Cyprus

Cyprus, formally the Republic of Cyprus, is a Mediterranean island country located south of the Anatolian Peninsula in the eastern Mediterranean Sea.

It is the Mediterranean's third-largest and third-most populous island, located south of Turkey and west of Syria.

Nicosia is the country's capital and largest city.

The island's first human activity originates from around the 10th millennium BC.

The well-preserved Neolithic town of Khirokitia is one of the oldest water wells in the world, and Cyprus is home to some of the world's oldest water wells.

In the second millennium BC, Mycenaean Greeks settled Cyprus in two waves.

It was subsequently occupied by various significant nations, including the Assyrian, Egyptian, and Persian empires, from whom Alexander the Great took the island in 333 BC.

Between 1571 and 1878, Ptolemaic Egypt, the Classical and Eastern Roman Empires, Arab caliphates for a brief period, the French Lusignan dynasty, and the Venetians ruled (de jure until 1914).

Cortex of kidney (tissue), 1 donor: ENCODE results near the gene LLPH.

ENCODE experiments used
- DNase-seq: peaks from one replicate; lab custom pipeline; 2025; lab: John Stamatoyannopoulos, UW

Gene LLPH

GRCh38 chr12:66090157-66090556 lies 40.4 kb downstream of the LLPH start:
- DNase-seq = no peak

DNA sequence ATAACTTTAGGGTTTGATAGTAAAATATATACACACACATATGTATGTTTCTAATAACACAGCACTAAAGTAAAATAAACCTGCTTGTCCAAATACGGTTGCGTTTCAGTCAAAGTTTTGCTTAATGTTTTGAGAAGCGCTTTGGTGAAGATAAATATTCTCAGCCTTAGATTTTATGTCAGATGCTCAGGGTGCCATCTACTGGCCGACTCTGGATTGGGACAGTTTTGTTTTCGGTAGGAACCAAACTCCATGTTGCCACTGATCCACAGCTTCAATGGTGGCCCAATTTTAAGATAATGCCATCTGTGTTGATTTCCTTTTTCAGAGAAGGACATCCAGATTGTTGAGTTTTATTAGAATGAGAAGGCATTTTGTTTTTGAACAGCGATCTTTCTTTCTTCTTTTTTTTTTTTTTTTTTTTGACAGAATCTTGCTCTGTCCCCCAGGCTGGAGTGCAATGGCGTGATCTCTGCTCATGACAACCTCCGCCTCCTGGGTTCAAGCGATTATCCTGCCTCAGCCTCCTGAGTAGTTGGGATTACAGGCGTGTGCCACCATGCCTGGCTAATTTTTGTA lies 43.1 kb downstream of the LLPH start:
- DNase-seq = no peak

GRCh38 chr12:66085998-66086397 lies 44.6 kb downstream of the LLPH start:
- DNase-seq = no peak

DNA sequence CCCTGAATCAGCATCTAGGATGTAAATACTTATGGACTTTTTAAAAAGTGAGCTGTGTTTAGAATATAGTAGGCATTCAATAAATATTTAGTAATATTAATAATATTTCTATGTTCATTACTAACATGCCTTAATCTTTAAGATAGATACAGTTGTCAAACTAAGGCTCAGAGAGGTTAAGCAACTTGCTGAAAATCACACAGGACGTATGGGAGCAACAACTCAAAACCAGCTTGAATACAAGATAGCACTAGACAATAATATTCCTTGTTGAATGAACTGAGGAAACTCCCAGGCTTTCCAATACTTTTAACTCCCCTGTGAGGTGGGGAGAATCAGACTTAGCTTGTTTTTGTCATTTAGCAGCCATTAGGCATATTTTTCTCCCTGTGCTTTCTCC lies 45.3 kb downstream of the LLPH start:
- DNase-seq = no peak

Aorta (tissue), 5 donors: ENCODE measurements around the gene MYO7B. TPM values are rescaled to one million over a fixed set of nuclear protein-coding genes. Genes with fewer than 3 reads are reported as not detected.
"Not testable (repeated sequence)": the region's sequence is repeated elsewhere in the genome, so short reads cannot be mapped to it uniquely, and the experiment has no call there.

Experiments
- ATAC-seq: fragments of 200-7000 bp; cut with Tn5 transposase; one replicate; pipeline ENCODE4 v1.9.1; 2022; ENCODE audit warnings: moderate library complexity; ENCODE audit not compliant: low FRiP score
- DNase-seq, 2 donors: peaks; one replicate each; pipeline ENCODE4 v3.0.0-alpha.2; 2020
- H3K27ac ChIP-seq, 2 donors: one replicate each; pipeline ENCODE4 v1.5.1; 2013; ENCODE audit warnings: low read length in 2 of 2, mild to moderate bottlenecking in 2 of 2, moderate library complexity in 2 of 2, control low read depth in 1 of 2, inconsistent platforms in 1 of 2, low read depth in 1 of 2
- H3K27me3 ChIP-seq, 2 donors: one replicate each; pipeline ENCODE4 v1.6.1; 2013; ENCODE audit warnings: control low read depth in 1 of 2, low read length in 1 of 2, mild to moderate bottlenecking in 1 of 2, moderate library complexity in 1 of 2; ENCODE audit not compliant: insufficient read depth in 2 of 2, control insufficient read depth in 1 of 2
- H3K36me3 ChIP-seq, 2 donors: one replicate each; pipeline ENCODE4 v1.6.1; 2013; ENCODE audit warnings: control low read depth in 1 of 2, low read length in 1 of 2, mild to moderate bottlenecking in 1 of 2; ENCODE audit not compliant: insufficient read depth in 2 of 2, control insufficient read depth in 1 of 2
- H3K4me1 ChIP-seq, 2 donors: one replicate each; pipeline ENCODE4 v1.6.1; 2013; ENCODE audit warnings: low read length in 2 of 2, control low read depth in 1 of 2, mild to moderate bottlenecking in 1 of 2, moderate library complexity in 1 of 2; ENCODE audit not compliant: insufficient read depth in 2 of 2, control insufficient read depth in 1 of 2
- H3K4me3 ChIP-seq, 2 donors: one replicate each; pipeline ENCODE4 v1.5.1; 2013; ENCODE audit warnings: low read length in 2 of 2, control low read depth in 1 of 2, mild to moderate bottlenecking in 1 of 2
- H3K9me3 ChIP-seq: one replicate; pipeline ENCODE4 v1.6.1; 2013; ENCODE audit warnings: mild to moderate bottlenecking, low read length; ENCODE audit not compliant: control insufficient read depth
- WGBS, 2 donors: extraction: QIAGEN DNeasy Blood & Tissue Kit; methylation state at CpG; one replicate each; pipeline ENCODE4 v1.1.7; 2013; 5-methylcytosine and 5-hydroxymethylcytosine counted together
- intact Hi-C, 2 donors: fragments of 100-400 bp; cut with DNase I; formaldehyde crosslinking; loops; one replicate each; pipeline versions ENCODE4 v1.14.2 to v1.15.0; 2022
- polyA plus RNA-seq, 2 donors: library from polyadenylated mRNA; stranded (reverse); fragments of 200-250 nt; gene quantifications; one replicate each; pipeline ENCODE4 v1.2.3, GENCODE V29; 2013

Geography

After the Italian islands of Sicily and Sardinia, Cyprus is the third biggest island in the Mediterranean Sea (both in terms of area and population).

It is also the 80th largest by land and the 51st largest by population in the globe.

It is 240 kilometers (149 miles) long and 100 kilometers (62 miles) wide at its widest point, bordering Turkey 75 kilometers (47 miles) north.

It is located between 34° and 36° north latitude and 32° and 35° east longitude.

The Troodos Mountains and the lesser Kyrenia Range, as well as the middle plain they surround, the Mesaoria, dominate the island's physical relief.

The Pedieos River, the island's longest, drains the Mesaoria plain.

The Troodos Mountains cover the majority of the island's southern and western regions, accounting for nearly half of its total size.

Mount Olympus, at 1,952 meters (6,404 feet), is Cyprus' highest point, located in the Troodos range.

The Kyrenia Range, which runs along the northern shore, is much smaller and has lower altitudes, reaching a maximum of 1,024 meters (3,360 ft).

The Anatolian Plate contains the island.

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